For years now, an anonymous Brooklyn Heights resident has been taking his frustration with the U.S. Postal Service to the streets. Graffitied mailboxes outside his front door remained tagged, even after he submitted unfulfilled requests to the department for refurbishment.
All of this led the sort-of street artist to take matters into his own hands and personally restore them. He estimates he’s repainted about 20 pieces of public property in recent years, including mailboxes, lampposts, call boxes, tree guards, and bike racks.
He’s been profiled in local media and is well-known in the Heights for his efforts, which are technically illegal. Here’s a peek at some of his best work, and what some of it looked like before he “tricked out” chosen objects.
Montague Street and Montague Terrace
This relay box on the corner of Montague Street and Montague Terrace, above, was nondescript before its makeover. In fact, its purpose wasn’t even clear. After removing stickers and other adhesives, the artist scraped down the box, primed it, and painted it green.
He later added the final touches: He painted the rivets white, raised letters spelling out “US MAIL” and “RELAY MAIL” in red and white, and added blue and red outlines, using a sort of paint-by-numbers technique.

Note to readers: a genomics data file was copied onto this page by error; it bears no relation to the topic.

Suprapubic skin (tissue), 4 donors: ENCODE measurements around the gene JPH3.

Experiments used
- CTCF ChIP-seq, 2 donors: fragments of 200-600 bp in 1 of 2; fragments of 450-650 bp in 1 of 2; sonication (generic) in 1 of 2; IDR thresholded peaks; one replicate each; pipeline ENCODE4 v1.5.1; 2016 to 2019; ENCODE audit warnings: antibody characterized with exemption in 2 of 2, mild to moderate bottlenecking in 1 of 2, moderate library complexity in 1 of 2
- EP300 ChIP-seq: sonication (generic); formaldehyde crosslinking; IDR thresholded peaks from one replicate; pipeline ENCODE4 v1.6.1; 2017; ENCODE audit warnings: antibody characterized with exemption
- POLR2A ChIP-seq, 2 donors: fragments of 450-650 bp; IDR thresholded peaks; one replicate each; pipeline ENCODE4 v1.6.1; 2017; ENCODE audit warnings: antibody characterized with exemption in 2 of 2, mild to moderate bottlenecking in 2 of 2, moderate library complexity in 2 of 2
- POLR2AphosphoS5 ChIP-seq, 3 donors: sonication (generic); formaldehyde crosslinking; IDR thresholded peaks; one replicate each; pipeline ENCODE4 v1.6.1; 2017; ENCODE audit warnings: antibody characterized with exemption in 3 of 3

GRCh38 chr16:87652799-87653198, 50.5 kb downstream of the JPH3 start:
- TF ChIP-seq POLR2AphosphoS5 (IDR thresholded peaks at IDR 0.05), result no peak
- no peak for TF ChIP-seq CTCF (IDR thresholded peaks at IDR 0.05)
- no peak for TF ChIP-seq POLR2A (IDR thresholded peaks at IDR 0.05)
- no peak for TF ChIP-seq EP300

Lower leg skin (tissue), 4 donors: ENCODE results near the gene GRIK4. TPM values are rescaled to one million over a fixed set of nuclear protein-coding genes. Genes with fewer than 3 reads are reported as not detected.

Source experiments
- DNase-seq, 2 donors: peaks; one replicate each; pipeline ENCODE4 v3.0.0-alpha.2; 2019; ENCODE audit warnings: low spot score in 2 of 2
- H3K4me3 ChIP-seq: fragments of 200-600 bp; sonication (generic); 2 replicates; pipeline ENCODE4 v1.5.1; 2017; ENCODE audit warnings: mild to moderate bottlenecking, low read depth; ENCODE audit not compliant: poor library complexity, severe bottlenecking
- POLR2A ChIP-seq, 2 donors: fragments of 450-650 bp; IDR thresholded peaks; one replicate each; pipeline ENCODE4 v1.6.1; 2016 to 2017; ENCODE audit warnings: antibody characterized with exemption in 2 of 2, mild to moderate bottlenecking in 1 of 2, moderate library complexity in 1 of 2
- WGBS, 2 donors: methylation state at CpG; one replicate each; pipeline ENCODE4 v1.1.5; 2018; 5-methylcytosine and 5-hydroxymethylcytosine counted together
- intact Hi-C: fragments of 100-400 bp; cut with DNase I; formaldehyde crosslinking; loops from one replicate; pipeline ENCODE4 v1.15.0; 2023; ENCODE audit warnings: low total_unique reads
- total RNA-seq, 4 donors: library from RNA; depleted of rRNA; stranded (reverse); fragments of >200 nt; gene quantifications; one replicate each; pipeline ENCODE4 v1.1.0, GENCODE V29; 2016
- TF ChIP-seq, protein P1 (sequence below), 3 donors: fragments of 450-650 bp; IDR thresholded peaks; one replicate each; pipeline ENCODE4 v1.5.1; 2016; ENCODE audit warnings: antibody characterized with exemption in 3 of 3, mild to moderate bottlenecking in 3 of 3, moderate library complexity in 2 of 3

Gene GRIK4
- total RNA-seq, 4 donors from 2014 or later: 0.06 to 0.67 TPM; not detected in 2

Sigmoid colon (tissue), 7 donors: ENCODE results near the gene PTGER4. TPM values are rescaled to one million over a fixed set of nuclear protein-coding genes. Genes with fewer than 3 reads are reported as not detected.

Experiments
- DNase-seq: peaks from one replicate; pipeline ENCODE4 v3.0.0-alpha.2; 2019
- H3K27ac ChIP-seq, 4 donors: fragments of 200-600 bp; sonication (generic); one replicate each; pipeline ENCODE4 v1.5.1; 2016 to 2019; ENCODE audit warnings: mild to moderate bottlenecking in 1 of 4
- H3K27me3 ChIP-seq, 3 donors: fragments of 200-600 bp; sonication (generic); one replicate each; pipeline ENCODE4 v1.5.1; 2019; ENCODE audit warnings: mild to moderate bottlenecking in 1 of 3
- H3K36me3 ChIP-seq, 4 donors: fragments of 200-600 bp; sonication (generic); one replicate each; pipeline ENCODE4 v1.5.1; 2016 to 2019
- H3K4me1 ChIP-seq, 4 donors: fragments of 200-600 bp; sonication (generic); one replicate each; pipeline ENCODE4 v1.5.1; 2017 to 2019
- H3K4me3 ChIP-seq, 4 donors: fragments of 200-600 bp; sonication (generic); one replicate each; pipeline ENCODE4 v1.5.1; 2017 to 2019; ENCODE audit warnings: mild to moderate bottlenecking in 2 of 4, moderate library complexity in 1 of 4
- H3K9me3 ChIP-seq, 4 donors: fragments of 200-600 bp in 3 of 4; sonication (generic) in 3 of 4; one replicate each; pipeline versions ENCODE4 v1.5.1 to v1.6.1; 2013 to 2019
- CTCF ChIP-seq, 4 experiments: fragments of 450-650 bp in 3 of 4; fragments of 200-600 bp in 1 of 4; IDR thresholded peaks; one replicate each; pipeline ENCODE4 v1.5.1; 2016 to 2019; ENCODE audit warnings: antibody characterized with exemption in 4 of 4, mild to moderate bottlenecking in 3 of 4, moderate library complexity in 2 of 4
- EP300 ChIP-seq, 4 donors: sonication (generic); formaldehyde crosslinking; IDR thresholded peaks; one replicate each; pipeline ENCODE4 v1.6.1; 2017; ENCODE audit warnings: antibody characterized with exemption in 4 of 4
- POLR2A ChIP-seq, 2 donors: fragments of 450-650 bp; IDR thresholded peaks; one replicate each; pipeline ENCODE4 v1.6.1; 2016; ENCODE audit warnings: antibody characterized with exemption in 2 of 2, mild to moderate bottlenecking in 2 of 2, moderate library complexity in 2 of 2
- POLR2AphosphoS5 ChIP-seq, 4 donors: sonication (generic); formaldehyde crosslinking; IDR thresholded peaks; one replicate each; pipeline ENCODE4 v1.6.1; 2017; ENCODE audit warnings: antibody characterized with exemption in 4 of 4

Montague Street Promenade Entrance
Before its paint job, this raw metal bike rack, above, looked worn and unremarkable, at best.
Remsen and Montague
These before shots reveal how neglected this fire alarm call box, above, had been over the years. Once unattractive and peeling, it was refurbished in red, yellow, white and green paint, which calls attention to its many intricacies. Now noticeable are accents such as rivets, a flower motif, incised line details, and a flame at the top. “F.D.N.Y” is also stenciled in white.
Top of Squibb Hill
A standout piece in our friend’s growing body of work is this tree guard sitting at the top of Squibb Hill, pictured above. Interesting details abound on this formerly neglected tree guard. The artist repainted the Statue of Liberty, using an Internet photo of the landmark as his guide. He painted details such as drapery and her crown with a fine brush. The other sides of this tree guard feature the Twin Towers, the Department of Parks and Recreation’s logo, and the Brooklyn Bridge.
Promenade Trash Can
Even this filthy trash can on the Brooklyn Heights Promenade had clean-up potential. Updated in a high gloss green paint, it shines brighter than most trash receptacles.
What do you think of the repainted property? Have you noticed any of it?
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“Before” photos by the anonymous artist; “After” photos by Megan Cerullo